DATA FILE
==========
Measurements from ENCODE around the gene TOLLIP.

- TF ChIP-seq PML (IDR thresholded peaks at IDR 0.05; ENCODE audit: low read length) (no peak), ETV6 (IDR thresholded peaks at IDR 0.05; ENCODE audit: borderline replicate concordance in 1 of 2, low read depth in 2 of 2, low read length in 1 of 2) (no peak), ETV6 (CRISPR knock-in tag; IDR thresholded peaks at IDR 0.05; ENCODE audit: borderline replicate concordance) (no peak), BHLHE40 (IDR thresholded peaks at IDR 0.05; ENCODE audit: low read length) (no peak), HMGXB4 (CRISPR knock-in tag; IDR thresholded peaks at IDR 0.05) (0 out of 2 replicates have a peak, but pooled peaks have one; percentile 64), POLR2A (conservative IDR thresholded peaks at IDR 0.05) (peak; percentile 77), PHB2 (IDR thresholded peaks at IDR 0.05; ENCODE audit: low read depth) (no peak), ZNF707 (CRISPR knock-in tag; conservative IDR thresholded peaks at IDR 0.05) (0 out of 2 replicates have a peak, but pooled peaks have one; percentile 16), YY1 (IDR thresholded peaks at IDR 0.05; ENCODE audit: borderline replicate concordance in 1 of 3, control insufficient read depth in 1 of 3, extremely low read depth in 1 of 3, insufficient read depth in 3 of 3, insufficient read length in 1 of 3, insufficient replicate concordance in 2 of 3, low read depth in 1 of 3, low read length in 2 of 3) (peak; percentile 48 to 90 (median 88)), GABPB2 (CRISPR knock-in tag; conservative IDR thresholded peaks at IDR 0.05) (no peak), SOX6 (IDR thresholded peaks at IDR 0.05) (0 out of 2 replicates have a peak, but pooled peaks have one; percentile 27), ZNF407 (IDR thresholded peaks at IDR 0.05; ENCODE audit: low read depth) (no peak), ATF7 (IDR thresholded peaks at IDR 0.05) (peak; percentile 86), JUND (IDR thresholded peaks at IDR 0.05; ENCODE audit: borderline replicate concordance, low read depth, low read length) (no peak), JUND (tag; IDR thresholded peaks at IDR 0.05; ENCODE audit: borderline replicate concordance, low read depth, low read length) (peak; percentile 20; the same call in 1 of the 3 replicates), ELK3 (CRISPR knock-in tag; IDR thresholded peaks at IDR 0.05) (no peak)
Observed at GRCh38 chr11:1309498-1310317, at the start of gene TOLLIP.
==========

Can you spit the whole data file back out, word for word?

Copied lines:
Measurements from ENCODE around the gene TOLLIP.

- TF ChIP-seq PML (IDR thresholded peaks at IDR 0.05; ENCODE audit: low read length) (no peak), ETV6 (IDR thresholded peaks at IDR 0.05; ENCODE audit: borderline replicate concordance in 1 of 2, low read depth in 2 of 2, low read length in 1 of 2) (no peak), ETV6 (CRISPR knock-in tag; IDR thresholded peaks at IDR 0.05; ENCODE audit: borderline replicate concordance) (no peak), BHLHE40 (IDR thresholded peaks at IDR 0.05; ENCODE audit: low read length) (no peak), HMGXB4 (CRISPR knock-in tag; IDR thresholded peaks at IDR 0.05) (0 out of 2 replicates have a peak, but pooled peaks have one; percentile 64), POLR2A (conservative IDR thresholded peaks at IDR 0.05) (peak; percentile 77), PHB2 (IDR thresholded peaks at IDR 0.05; ENCODE audit: low read depth) (no peak), ZNF707 (CRISPR knock-in tag; conservative IDR thresholded peaks at IDR 0.05) (0 out of 2 replicates have a peak, but pooled peaks have one; percentile 16), YY1 (IDR thresholded peaks at IDR 0.05; ENCODE audit: borderline replicate concordance in 1 of 3, control insufficient read depth in 1 of 3, extremely low read depth in 1 of 3, insufficient read depth in 3 of 3, insufficient read length in 1 of 3, insufficient replicate concordance in 2 of 3, low read depth in 1 of 3, low read length in 2 of 3) (peak; percentile 48 to 90 (median 88)), GABPB2 (CRISPR knock-in tag; conservative IDR thresholded peaks at IDR 0.05) (no peak), SOX6 (IDR thresholded peaks at IDR 0.05) (0 out of 2 replicates have a peak, but pooled peaks have one; percentile 27), ZNF407 (IDR thresholded peaks at IDR 0.05; ENCODE audit: low read depth) (no peak), ATF7 (IDR thresholded peaks at IDR 0.05) (peak; percentile 86), JUND (IDR thresholded peaks at IDR 0.05; ENCODE audit: borderline replicate concordance, low read depth, low read length) (no peak), JUND (tag; IDR thresholded peaks at IDR 0.05; ENCODE audit: borderline replicate concordance, low read depth, low read length) (peak; percentile 20; the same call in 1 of the 3 replicates), ELK3 (CRISPR knock-in tag; IDR thresholded peaks at IDR 0.05) (no peak)
Observed at GRCh38 chr11:1309498-1310317, at the start of gene TOLLIP.